MONDAY, March 20, 2023 (HealthDay News) -- From 2005 to 2019, there was an increase in the incidence of gestational diabetes, with much of the observed increase attributable to changes in screening practices, according to a study published online March 20 in CMAJ, the journal of the Canadian Medical Association.
Elizabeth Nethery, Ph.D., from the University of British Columbia in Vancouver, and colleagues used a population-based cohort from a provincial registry of perinatal data linked to laboratory billing records to examine the relative contribution of screening practices for gestational diabetes and population characteristics to the risk for gestational diabetes in British Columbia from 2005 to 2019. The cohort included 551,457 pregnancies.
The researchers found that from 2005 to 2019, the incidence of gestational diabetes more than doubled, from 7.2 to 14.7 percent; screening completion increased from 87.2 to 95.5 percent. Among those who were screened, the use of one-step screening (one-step 75-g glucose test) increased from 0.0 to 39.5 percent from 2005 to 2019. In 2019 versus 2005, the risk for gestational diabetes increased by an estimated 2.04-fold in unadjusted models. After accounting for the risk in screening completion, the increase was 1.89; and after accounting for changes in screening methods, the increase was attenuated to 1.34. Further accounting for demographic risk factors had a small effect, resulting in an increase of 1.25.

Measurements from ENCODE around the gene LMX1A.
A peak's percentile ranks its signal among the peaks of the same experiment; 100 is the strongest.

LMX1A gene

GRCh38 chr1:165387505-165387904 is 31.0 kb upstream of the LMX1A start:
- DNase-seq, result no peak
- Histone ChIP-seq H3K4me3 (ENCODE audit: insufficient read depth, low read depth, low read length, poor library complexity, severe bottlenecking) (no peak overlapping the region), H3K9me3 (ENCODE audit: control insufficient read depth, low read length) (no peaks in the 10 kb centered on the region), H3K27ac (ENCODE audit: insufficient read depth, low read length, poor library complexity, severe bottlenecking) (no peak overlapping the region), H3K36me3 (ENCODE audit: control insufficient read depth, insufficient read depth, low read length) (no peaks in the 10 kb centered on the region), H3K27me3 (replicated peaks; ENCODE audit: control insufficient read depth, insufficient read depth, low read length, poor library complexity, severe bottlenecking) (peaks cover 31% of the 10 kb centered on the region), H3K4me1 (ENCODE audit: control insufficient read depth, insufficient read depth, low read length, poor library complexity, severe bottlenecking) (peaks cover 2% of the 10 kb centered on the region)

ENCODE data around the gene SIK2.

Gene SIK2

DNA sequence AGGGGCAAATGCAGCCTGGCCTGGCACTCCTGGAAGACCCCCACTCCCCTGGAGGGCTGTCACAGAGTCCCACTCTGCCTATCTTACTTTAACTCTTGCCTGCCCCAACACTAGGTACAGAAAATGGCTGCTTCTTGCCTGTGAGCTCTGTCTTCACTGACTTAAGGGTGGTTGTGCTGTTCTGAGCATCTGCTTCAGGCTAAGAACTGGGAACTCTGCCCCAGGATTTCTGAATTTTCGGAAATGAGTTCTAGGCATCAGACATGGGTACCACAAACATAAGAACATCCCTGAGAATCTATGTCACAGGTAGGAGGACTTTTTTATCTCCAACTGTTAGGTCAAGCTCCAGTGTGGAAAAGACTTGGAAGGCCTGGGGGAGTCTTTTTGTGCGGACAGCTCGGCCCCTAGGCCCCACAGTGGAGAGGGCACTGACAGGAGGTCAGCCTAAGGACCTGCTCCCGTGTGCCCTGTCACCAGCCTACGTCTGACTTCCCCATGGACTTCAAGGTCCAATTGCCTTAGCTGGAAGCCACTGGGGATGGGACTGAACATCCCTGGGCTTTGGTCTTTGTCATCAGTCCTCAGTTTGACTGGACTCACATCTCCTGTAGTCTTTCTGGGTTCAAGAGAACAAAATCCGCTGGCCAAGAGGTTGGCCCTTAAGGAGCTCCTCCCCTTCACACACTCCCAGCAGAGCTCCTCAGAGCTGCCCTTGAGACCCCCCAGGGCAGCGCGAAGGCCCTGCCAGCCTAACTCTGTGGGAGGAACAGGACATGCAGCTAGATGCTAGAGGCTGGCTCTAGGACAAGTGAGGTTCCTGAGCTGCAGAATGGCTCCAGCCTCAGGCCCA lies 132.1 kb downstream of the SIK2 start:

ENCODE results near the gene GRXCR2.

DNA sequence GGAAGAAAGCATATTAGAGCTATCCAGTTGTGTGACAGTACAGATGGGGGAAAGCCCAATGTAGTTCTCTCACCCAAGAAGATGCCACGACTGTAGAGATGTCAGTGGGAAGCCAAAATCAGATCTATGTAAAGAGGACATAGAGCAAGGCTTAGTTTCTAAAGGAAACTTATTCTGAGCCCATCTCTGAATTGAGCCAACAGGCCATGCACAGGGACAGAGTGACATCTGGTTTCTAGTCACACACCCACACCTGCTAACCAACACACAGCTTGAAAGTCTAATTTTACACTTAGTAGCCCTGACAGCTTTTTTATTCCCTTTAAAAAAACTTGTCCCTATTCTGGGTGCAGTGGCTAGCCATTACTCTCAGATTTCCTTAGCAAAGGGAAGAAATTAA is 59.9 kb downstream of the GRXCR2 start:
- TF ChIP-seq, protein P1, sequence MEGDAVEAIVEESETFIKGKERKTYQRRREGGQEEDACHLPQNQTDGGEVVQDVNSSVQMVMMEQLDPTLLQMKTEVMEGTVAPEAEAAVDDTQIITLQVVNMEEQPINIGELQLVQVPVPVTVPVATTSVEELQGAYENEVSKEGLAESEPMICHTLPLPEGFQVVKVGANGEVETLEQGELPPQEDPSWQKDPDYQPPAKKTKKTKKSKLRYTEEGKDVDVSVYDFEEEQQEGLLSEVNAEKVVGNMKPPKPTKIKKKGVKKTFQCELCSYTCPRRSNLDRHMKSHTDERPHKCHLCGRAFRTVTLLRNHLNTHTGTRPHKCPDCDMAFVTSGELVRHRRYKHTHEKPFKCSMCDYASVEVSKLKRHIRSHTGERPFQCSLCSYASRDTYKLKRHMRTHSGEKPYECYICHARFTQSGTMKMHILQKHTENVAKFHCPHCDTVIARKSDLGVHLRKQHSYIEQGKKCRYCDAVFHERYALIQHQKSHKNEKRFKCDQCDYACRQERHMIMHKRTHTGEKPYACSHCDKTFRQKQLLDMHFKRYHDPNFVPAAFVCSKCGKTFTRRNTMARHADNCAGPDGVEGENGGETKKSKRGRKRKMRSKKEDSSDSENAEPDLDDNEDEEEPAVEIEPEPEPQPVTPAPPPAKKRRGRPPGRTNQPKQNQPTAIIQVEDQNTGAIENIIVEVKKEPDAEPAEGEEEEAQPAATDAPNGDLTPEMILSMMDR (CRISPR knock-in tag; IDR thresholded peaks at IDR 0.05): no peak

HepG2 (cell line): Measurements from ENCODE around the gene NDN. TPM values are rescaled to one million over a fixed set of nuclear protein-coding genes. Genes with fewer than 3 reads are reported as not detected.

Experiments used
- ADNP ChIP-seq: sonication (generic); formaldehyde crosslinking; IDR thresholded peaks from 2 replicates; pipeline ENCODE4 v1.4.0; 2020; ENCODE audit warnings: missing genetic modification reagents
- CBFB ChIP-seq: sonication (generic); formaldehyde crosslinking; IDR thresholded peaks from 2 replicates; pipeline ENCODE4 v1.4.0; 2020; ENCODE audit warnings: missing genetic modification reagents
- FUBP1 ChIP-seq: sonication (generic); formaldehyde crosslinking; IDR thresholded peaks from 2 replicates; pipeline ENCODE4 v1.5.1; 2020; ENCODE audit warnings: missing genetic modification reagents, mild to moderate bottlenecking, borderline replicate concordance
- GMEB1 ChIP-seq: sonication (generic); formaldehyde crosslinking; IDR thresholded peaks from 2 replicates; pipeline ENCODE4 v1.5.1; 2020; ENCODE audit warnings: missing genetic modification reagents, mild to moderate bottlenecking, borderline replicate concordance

"We need to look at gestational diabetes policies in British Columbia, because screening changes alone are driving the substantial increase in diagnosis in our province," Nethery said in a statement.
One author has provided expert witness testimony for the Federation of Post-Secondary Educators and has consulted for Health Canada and iTAD.